Discipleship according to Jesus

It is the day after Christmas. The gifts have been opened and the kids are playing with them. The final days of the year are winding down. We begin to think about the New Year, making our resolutions and planning out all that we want to accomplish over the next 52 weeks. While meditating on Mark 6, I saw a clear connection between making my New Year plans and including making disciples the way that Jesus did during His lifetime. Here is a quick list of the lessons that we have already covered from the Gospel of Mark.

  1. Jesus: Experiencing His Life and Ministry
  2. Jesus the Rescuing Teacher
  3. The unpardonable sin
  4. The parable of the sower and the seed
  5. Failing Faith needs a Faithful Friend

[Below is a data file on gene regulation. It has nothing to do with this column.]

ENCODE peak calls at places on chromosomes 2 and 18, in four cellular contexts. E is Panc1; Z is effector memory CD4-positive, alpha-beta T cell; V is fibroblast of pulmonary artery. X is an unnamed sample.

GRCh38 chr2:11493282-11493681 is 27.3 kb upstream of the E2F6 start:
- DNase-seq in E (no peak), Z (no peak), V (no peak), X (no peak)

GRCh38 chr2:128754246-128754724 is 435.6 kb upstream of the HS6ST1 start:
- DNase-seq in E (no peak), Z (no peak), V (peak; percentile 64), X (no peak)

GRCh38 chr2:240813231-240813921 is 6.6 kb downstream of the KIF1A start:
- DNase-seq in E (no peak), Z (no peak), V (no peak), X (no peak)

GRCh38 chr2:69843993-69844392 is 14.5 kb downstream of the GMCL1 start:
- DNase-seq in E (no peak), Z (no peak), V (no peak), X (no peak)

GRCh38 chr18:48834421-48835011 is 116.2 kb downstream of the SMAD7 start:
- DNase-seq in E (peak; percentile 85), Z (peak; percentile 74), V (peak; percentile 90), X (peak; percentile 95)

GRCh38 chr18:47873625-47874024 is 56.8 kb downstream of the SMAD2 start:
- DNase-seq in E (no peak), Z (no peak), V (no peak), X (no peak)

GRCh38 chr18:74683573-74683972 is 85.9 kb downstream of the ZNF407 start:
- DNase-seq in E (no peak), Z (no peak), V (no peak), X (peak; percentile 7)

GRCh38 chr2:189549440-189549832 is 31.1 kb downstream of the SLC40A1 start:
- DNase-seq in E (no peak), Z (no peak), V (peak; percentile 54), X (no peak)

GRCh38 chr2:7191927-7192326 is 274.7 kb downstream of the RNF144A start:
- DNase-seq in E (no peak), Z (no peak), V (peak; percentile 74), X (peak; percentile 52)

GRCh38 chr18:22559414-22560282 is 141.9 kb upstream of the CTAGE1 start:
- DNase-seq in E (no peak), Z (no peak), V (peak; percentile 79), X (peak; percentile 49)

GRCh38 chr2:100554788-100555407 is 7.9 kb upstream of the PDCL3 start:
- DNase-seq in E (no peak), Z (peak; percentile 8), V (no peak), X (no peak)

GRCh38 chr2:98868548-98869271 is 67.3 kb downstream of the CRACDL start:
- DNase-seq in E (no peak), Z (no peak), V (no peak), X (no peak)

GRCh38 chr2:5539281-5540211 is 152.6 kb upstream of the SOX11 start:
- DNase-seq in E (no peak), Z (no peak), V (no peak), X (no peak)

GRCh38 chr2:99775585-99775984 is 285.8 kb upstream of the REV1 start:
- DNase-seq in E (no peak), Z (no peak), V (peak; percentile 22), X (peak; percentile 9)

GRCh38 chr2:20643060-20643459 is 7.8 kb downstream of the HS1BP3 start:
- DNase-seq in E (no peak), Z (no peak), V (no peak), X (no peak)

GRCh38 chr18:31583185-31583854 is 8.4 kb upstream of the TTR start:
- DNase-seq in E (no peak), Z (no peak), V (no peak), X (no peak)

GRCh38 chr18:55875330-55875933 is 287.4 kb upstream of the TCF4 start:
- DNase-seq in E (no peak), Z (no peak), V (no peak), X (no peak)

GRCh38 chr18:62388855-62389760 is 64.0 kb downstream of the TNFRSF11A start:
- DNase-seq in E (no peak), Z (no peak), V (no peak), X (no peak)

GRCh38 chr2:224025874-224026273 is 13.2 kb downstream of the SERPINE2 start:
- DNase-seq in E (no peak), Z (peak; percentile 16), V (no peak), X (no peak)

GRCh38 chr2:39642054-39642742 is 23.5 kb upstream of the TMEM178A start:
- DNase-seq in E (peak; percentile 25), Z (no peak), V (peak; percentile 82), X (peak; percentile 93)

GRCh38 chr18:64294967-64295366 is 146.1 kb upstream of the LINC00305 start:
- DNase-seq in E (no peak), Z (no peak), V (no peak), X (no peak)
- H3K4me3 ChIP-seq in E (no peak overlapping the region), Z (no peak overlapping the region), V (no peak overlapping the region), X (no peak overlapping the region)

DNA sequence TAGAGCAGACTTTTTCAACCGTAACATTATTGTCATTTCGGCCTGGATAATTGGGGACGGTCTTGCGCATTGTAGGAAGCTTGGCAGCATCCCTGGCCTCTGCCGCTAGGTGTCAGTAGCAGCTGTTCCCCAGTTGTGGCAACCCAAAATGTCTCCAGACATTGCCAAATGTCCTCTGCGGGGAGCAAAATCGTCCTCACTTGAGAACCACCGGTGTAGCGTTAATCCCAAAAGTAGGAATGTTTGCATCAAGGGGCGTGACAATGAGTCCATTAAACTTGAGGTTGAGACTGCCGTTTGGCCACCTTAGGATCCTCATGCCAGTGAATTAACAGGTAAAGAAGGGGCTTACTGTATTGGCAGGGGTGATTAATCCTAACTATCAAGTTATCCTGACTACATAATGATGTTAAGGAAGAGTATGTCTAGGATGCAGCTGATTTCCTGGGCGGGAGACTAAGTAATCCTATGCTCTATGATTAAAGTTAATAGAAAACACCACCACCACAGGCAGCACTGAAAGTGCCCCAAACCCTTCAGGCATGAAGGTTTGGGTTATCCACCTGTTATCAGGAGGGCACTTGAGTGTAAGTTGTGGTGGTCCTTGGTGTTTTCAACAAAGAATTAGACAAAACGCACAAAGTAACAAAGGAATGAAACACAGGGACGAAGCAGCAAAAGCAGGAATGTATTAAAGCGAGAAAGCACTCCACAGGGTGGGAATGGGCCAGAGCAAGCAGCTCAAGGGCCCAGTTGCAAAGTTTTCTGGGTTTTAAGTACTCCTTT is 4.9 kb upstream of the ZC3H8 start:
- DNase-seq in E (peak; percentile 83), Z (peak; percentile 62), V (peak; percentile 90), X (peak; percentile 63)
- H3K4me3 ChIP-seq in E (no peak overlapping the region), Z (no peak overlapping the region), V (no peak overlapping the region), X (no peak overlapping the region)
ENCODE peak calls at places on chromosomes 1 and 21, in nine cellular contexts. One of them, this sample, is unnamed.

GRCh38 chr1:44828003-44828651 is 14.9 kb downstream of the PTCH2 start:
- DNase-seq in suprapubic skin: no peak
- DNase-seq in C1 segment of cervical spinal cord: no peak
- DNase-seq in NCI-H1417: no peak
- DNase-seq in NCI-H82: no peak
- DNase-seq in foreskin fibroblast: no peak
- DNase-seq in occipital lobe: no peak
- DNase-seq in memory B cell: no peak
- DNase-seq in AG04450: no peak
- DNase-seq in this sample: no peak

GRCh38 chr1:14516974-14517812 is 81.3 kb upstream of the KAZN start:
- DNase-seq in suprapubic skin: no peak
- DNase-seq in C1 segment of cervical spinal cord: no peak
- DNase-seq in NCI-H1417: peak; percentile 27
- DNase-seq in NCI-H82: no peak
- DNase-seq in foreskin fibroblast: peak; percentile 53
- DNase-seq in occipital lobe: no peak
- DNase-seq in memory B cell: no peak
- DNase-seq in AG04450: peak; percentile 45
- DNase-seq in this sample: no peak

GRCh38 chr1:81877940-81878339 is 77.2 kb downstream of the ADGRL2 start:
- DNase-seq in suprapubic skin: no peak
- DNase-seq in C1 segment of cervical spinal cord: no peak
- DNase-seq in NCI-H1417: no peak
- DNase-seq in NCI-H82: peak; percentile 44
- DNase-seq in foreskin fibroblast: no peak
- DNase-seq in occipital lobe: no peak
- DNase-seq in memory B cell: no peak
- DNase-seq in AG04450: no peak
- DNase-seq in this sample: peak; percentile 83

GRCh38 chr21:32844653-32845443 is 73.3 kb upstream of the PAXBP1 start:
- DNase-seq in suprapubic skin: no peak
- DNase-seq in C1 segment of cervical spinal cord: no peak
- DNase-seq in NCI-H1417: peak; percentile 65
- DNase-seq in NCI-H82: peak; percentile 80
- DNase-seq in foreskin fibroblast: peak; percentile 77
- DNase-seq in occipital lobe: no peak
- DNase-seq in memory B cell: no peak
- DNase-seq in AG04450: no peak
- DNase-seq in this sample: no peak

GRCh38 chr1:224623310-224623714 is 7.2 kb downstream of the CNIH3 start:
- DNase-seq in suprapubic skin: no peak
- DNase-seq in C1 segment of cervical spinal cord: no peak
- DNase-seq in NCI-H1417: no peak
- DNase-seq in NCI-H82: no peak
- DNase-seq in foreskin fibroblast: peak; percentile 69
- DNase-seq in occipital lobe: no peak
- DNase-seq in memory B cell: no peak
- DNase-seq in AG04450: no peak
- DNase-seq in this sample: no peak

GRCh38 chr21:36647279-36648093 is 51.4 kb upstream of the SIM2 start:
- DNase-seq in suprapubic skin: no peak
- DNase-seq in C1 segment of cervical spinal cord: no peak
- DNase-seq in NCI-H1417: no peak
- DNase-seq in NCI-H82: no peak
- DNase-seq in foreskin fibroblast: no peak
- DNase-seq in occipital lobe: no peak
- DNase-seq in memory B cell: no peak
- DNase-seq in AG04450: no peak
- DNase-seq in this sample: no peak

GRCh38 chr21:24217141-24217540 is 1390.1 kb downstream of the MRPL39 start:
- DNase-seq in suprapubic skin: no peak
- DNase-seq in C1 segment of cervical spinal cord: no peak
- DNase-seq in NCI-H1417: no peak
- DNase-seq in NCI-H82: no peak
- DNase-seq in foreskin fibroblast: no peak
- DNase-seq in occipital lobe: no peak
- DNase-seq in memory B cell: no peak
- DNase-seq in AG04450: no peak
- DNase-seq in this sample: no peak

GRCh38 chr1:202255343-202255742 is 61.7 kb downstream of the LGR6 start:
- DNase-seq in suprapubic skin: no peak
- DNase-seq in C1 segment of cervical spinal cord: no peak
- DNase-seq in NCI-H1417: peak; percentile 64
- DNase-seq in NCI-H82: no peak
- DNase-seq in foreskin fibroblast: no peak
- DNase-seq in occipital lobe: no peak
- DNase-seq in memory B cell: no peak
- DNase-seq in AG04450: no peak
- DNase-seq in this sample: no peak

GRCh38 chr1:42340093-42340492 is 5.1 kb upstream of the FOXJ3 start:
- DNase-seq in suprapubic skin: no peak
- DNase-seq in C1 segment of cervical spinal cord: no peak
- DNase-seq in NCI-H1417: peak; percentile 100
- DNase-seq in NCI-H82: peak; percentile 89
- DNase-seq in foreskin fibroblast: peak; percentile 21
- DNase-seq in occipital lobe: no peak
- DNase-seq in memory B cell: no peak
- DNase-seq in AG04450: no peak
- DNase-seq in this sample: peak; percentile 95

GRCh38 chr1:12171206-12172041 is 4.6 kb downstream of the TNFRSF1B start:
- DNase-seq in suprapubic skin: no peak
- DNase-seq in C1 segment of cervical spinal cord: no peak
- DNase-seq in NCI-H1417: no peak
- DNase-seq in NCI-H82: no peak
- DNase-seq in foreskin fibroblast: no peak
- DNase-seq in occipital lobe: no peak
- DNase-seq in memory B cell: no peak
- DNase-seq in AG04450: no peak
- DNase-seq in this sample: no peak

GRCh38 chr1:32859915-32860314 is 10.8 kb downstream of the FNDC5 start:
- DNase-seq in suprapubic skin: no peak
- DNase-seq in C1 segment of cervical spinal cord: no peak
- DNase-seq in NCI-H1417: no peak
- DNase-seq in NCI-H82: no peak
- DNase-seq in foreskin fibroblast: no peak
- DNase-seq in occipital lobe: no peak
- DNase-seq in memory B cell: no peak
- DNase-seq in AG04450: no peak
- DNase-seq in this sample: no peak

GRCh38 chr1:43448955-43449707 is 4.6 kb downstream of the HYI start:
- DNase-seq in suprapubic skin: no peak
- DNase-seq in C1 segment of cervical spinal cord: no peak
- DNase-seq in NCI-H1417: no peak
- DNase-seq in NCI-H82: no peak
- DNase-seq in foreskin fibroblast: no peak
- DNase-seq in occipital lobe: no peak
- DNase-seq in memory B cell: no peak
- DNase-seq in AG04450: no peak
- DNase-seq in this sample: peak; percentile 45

6. Jesus serves individuals

In our last lesson, we learned that Jesus had huge crowds following Him, yet, He understood that the crowds were formed of individuals. You never get lost in the crowd when you look to Jesus. He focuses on the individual, even though He has the world in mind. As disciple-makers, we need to remember that our focus should be on individuals and not just getting the crowds to come. It is difficult because our society equates large crowds with success. Jesus had the crowds but focused on a few disciples to train and equip for future ministry. This lesson will focus on Mark 6.

I. Jesus teaches theory and practice

We learned in the very first chapter of Mark that Jesus’ mission was to proclaim the message of the Gospel.

  • the time is now
  • the kingdom of heaven is available
  • repent
  • believe
  • forgiveness/release